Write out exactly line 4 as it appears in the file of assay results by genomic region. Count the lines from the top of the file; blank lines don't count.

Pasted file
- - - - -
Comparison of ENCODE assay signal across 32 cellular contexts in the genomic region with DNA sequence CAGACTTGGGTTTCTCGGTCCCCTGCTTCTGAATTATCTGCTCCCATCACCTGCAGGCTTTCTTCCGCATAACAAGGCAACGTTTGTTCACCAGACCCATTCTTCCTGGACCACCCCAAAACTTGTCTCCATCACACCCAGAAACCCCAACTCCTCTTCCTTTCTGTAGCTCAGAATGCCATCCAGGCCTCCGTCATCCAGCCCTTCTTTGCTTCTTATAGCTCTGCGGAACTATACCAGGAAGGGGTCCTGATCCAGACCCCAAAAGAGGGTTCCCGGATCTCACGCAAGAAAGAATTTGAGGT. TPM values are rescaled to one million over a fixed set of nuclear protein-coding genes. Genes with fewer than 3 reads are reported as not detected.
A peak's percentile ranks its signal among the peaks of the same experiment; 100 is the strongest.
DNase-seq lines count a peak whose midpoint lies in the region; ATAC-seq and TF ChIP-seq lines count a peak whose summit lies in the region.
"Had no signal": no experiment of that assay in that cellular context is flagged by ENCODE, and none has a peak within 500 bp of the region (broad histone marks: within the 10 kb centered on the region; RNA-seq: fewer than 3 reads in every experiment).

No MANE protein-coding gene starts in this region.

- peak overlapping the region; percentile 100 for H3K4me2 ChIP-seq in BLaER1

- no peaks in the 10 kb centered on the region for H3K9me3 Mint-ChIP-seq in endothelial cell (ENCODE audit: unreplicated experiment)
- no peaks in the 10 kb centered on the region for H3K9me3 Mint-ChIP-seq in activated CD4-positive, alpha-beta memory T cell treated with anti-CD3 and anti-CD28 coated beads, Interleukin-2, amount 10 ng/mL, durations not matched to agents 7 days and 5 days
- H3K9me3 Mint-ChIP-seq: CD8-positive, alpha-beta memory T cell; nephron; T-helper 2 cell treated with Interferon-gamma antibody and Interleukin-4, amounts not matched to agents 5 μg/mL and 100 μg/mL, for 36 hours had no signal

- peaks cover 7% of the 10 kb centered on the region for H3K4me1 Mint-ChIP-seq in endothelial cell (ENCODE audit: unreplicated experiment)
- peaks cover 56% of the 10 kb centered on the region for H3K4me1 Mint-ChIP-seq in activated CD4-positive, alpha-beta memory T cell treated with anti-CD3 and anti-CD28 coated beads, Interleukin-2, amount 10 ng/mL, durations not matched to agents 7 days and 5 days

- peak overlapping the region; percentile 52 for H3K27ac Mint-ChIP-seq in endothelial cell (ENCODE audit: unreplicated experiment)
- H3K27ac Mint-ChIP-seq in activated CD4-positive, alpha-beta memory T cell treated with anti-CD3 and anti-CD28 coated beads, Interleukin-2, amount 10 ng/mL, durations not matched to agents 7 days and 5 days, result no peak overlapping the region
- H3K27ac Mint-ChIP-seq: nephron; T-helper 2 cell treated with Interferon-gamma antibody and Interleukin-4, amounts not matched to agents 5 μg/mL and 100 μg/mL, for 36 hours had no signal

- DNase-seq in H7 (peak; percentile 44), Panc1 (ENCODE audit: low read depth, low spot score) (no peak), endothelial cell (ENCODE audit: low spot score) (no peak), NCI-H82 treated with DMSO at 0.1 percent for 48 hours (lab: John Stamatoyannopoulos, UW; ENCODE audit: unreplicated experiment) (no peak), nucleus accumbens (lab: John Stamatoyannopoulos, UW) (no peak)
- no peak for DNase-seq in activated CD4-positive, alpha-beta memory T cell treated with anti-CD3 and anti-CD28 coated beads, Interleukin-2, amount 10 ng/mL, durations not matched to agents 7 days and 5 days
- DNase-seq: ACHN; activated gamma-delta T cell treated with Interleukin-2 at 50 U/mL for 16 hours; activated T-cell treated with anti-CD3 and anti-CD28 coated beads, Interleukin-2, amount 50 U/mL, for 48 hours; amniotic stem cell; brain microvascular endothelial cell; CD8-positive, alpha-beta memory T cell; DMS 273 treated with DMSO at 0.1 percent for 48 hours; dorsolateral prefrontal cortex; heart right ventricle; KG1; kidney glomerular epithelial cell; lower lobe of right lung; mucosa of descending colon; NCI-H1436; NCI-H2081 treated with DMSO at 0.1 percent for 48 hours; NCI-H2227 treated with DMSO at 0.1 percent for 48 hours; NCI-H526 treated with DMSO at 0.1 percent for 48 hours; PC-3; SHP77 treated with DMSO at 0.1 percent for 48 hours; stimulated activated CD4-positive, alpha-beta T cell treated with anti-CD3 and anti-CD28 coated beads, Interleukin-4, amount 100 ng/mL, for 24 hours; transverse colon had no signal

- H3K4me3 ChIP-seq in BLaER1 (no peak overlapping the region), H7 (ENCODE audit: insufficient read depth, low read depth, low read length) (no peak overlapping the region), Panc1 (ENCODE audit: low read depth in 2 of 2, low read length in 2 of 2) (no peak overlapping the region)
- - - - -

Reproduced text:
"Had no signal": no experiment of that assay in that cellular context is flagged by ENCODE, and none has a peak within 500 bp of the region (broad histone marks: within the 10 kb centered on the region; RNA-seq: fewer than 3 reads in every experiment).